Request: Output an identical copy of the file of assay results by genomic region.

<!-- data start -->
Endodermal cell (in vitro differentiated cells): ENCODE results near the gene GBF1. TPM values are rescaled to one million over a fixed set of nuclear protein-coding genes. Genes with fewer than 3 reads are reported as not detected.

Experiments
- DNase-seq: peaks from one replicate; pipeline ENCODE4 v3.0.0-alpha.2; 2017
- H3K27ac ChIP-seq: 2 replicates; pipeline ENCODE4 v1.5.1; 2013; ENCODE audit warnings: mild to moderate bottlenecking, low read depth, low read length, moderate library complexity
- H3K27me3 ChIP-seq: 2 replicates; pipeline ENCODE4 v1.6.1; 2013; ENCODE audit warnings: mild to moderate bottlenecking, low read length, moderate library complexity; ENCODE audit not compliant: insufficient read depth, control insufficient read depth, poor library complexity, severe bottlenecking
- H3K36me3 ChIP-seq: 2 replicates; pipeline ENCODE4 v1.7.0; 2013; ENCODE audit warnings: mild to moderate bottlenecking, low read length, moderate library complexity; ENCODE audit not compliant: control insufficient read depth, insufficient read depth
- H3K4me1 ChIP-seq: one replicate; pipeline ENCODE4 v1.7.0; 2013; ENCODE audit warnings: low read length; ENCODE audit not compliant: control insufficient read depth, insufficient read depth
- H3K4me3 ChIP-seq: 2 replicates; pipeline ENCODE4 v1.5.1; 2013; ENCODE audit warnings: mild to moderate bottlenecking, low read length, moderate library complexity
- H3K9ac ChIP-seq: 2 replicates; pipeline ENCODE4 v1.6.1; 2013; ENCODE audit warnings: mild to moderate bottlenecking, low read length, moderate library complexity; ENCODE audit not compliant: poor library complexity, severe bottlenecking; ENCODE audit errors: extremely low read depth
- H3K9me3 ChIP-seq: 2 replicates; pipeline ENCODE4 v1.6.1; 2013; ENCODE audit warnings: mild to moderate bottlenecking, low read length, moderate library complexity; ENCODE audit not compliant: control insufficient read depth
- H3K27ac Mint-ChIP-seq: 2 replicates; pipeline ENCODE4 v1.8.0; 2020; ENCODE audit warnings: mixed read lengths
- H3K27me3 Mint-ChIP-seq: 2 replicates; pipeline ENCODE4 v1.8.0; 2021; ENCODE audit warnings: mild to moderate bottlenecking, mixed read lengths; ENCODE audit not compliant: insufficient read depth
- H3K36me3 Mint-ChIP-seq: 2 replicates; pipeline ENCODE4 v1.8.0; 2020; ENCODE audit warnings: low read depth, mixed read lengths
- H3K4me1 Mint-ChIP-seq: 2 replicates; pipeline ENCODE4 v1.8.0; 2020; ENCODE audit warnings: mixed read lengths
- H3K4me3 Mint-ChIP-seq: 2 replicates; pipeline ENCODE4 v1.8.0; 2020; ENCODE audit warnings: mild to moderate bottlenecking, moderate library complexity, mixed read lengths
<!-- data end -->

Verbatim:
Endodermal cell (in vitro differentiated cells): ENCODE results near the gene GBF1. TPM values are rescaled to one million over a fixed set of nuclear protein-coding genes. Genes with fewer than 3 reads are reported as not detected.

Experiments
- DNase-seq: peaks from one replicate; pipeline ENCODE4 v3.0.0-alpha.2; 2017
- H3K27ac ChIP-seq: 2 replicates; pipeline ENCODE4 v1.5.1; 2013; ENCODE audit warnings: mild to moderate bottlenecking, low read depth, low read length, moderate library complexity
- H3K27me3 ChIP-seq: 2 replicates; pipeline ENCODE4 v1.6.1; 2013; ENCODE audit warnings: mild to moderate bottlenecking, low read length, moderate library complexity; ENCODE audit not compliant: insufficient read depth, control insufficient read depth, poor library complexity, severe bottlenecking
- H3K36me3 ChIP-seq: 2 replicates; pipeline ENCODE4 v1.7.0; 2013; ENCODE audit warnings: mild to moderate bottlenecking, low read length, moderate library complexity; ENCODE audit not compliant: control insufficient read depth, insufficient read depth
- H3K4me1 ChIP-seq: one replicate; pipeline ENCODE4 v1.7.0; 2013; ENCODE audit warnings: low read length; ENCODE audit not compliant: control insufficient read depth, insufficient read depth
- H3K4me3 ChIP-seq: 2 replicates; pipeline ENCODE4 v1.5.1; 2013; ENCODE audit warnings: mild to moderate bottlenecking, low read length, moderate library complexity
- H3K9ac ChIP-seq: 2 replicates; pipeline ENCODE4 v1.6.1; 2013; ENCODE audit warnings: mild to moderate bottlenecking, low read length, moderate library complexity; ENCODE audit not compliant: poor library complexity, severe bottlenecking; ENCODE audit errors: extremely low read depth
- H3K9me3 ChIP-seq: 2 replicates; pipeline ENCODE4 v1.6.1; 2013; ENCODE audit warnings: mild to moderate bottlenecking, low read length, moderate library complexity; ENCODE audit not compliant: control insufficient read depth
- H3K27ac Mint-ChIP-seq: 2 replicates; pipeline ENCODE4 v1.8.0; 2020; ENCODE audit warnings: mixed read lengths
- H3K27me3 Mint-ChIP-seq: 2 replicates; pipeline ENCODE4 v1.8.0; 2021; ENCODE audit warnings: mild to moderate bottlenecking, mixed read lengths; ENCODE audit not compliant: insufficient read depth
- H3K36me3 Mint-ChIP-seq: 2 replicates; pipeline ENCODE4 v1.8.0; 2020; ENCODE audit warnings: low read depth, mixed read lengths
- H3K4me1 Mint-ChIP-seq: 2 replicates; pipeline ENCODE4 v1.8.0; 2020; ENCODE audit warnings: mixed read lengths
- H3K4me3 Mint-ChIP-seq: 2 replicates; pipeline ENCODE4 v1.8.0; 2020; ENCODE audit warnings: mild to moderate bottlenecking, moderate library complexity, mixed read lengths